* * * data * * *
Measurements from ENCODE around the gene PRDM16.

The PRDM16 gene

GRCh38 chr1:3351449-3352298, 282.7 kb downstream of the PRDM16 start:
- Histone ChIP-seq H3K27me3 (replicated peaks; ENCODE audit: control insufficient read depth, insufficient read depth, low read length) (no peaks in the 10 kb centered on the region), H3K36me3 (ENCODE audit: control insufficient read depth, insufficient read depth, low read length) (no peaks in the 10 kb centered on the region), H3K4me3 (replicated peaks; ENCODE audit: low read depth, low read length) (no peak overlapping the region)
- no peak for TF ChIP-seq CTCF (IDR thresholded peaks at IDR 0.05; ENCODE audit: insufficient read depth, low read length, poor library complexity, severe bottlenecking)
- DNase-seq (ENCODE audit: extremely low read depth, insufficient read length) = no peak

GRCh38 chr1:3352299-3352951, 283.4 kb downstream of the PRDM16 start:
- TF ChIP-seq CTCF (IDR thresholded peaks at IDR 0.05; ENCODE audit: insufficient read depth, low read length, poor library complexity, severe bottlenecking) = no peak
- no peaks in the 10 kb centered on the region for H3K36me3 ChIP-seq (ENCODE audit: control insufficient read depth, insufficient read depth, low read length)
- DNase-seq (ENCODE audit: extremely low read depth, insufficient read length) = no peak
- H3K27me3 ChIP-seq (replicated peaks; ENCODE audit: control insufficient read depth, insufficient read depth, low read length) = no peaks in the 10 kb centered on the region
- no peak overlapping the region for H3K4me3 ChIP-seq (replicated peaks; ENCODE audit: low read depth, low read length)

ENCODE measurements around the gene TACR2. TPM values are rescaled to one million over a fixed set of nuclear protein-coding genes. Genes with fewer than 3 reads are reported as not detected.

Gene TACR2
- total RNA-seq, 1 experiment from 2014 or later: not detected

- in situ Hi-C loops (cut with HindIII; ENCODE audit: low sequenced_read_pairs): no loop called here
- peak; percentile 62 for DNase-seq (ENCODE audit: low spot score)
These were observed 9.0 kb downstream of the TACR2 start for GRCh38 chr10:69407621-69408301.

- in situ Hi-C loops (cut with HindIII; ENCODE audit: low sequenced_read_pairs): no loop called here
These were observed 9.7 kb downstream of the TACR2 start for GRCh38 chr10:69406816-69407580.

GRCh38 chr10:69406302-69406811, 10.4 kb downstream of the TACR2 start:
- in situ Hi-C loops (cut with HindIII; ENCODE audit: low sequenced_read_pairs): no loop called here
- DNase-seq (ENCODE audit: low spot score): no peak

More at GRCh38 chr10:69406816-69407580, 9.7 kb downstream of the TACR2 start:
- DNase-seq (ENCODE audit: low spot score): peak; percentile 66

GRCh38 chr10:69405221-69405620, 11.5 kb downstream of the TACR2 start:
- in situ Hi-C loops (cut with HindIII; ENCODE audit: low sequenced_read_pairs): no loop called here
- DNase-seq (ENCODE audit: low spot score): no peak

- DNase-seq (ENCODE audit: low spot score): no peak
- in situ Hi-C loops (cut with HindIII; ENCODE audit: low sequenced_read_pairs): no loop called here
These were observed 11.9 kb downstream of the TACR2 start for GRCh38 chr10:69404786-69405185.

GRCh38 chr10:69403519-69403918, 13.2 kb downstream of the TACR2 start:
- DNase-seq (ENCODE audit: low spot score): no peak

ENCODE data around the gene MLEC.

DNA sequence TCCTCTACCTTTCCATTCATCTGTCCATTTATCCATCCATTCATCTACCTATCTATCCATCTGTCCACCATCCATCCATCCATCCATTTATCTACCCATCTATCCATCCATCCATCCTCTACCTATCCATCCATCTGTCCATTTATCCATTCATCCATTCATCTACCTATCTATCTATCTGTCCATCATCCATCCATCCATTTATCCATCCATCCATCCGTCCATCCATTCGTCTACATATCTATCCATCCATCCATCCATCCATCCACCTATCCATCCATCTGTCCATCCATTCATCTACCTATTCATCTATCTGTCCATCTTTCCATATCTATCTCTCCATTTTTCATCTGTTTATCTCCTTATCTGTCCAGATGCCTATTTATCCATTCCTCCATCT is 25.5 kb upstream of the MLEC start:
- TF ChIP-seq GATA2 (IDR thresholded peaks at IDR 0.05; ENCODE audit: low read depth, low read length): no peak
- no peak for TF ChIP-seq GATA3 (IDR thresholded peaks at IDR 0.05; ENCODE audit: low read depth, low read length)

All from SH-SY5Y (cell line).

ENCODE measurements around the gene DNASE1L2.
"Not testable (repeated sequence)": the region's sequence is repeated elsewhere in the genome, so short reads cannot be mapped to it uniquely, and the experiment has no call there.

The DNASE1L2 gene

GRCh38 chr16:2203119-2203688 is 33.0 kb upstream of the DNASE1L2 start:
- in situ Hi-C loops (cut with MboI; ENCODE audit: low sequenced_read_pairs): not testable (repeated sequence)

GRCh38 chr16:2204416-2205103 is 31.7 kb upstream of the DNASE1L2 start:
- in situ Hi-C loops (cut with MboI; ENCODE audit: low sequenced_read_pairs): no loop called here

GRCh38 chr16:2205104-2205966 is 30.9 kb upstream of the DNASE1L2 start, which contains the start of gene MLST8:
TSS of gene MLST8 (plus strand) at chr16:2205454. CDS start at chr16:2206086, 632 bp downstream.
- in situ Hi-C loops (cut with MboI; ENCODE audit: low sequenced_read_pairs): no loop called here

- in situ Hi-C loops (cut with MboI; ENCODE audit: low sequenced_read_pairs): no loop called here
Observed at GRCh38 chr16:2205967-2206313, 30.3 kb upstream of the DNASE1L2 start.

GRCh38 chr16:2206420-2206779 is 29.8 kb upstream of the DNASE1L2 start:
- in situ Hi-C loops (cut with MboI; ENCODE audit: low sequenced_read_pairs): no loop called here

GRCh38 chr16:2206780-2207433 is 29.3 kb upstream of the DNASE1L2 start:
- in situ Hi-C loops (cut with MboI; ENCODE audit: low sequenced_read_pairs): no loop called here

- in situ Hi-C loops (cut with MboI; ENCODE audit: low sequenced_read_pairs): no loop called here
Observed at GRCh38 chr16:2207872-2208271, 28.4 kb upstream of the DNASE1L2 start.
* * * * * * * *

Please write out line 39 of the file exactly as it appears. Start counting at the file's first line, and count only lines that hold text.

ENCODE measurements around the gene DNASE1L2.